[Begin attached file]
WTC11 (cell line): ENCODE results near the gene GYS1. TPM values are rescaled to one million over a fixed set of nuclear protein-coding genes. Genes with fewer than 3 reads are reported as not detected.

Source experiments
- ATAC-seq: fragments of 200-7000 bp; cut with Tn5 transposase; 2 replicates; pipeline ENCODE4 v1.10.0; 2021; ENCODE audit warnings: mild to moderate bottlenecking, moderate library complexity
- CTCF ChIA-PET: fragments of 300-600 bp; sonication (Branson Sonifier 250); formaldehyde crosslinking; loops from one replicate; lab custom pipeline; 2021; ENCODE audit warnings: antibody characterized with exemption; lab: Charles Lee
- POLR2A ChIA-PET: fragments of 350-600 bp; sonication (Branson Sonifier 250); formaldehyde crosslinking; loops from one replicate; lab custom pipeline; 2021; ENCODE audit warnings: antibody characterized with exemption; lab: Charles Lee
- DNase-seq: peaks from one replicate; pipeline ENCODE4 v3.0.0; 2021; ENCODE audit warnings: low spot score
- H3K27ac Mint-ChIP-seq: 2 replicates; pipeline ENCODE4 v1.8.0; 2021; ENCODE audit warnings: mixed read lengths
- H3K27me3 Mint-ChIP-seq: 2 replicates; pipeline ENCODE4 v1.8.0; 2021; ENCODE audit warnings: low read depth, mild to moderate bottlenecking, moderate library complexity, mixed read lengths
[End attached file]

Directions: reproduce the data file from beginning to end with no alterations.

WTC11 (cell line): ENCODE results near the gene GYS1. TPM values are rescaled to one million over a fixed set of nuclear protein-coding genes. Genes with fewer than 3 reads are reported as not detected.

Source experiments
- ATAC-seq: fragments of 200-7000 bp; cut with Tn5 transposase; 2 replicates; pipeline ENCODE4 v1.10.0; 2021; ENCODE audit warnings: mild to moderate bottlenecking, moderate library complexity
- CTCF ChIA-PET: fragments of 300-600 bp; sonication (Branson Sonifier 250); formaldehyde crosslinking; loops from one replicate; lab custom pipeline; 2021; ENCODE audit warnings: antibody characterized with exemption; lab: Charles Lee
- POLR2A ChIA-PET: fragments of 350-600 bp; sonication (Branson Sonifier 250); formaldehyde crosslinking; loops from one replicate; lab custom pipeline; 2021; ENCODE audit warnings: antibody characterized with exemption; lab: Charles Lee
- DNase-seq: peaks from one replicate; pipeline ENCODE4 v3.0.0; 2021; ENCODE audit warnings: low spot score
- H3K27ac Mint-ChIP-seq: 2 replicates; pipeline ENCODE4 v1.8.0; 2021; ENCODE audit warnings: mixed read lengths
- H3K27me3 Mint-ChIP-seq: 2 replicates; pipeline ENCODE4 v1.8.0; 2021; ENCODE audit warnings: low read depth, mild to moderate bottlenecking, moderate library complexity, mixed read lengths